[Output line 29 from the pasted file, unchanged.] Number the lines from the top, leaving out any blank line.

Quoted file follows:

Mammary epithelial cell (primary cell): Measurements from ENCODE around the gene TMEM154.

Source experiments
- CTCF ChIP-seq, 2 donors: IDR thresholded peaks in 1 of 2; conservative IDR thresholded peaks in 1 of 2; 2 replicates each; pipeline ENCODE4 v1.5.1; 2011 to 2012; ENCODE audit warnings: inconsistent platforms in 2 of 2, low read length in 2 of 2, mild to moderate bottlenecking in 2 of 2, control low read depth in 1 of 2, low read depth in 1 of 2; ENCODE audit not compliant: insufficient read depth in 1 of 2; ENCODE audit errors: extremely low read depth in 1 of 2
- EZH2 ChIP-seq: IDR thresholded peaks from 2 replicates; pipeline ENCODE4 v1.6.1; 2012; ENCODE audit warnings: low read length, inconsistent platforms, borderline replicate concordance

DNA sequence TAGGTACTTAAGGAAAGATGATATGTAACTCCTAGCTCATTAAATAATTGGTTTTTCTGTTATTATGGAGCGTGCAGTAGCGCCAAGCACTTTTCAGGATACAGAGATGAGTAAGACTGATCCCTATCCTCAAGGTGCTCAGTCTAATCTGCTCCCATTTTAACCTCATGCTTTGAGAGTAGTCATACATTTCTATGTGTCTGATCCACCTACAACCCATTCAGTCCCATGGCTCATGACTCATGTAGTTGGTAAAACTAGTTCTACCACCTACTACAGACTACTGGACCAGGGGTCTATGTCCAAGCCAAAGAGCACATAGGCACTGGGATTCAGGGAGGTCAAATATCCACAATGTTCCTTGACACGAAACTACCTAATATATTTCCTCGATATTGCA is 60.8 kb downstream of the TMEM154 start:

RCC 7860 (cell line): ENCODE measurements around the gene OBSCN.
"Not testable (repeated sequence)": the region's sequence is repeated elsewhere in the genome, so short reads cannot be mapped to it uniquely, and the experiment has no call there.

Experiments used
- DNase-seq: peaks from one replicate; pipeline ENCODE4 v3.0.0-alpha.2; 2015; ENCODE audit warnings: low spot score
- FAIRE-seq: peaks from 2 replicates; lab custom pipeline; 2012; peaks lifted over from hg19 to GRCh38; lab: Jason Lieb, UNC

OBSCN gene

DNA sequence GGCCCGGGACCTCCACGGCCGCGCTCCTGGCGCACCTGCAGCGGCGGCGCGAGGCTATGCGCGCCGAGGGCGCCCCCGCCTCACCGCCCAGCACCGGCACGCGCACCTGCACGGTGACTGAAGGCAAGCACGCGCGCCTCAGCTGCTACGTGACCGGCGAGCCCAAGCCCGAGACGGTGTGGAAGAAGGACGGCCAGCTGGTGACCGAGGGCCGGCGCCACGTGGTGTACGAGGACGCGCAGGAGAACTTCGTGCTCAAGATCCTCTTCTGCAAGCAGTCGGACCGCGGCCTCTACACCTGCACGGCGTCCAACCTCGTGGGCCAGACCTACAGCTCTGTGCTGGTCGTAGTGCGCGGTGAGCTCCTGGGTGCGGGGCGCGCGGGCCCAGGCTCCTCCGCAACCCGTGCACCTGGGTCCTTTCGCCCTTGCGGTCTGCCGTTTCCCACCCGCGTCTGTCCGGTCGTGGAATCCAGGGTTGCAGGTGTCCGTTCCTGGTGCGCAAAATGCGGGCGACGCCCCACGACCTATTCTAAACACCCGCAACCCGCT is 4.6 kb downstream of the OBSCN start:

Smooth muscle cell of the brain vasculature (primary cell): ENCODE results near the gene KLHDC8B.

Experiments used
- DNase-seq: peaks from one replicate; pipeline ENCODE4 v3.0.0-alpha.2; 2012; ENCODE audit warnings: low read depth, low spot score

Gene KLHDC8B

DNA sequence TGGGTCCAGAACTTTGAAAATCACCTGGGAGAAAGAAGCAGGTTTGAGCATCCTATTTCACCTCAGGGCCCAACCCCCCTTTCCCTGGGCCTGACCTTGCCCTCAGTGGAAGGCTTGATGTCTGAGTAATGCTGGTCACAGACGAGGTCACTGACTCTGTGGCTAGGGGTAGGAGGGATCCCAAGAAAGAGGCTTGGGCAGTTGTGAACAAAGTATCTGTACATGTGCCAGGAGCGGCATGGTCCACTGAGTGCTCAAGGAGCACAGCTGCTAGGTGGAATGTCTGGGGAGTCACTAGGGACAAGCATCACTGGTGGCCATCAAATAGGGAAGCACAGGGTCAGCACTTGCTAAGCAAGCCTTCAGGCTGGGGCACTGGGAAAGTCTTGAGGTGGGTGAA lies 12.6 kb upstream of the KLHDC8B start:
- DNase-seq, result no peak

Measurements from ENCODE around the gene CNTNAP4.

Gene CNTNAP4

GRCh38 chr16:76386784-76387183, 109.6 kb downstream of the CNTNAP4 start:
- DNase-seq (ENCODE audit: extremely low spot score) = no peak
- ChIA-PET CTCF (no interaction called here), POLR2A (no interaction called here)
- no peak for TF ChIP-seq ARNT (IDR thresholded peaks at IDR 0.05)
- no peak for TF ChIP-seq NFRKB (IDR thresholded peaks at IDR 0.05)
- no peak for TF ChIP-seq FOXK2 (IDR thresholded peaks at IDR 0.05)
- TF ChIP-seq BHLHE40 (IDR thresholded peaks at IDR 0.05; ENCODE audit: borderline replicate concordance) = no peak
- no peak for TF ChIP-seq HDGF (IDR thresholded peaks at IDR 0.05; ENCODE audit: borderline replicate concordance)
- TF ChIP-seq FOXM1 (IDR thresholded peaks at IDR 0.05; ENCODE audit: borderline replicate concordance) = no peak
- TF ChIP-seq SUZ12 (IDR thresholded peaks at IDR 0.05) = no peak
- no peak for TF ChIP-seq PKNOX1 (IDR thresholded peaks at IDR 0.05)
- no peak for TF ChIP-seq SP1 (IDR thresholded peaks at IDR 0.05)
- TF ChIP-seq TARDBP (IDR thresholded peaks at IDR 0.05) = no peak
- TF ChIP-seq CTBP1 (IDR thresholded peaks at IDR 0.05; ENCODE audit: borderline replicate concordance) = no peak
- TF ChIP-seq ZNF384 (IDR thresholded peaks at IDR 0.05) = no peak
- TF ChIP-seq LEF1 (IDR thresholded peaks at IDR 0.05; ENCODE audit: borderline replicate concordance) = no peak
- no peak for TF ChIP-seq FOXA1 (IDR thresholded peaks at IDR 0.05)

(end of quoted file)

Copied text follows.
- TF ChIP-seq FOXM1 (IDR thresholded peaks at IDR 0.05; ENCODE audit: borderline replicate concordance) = no peak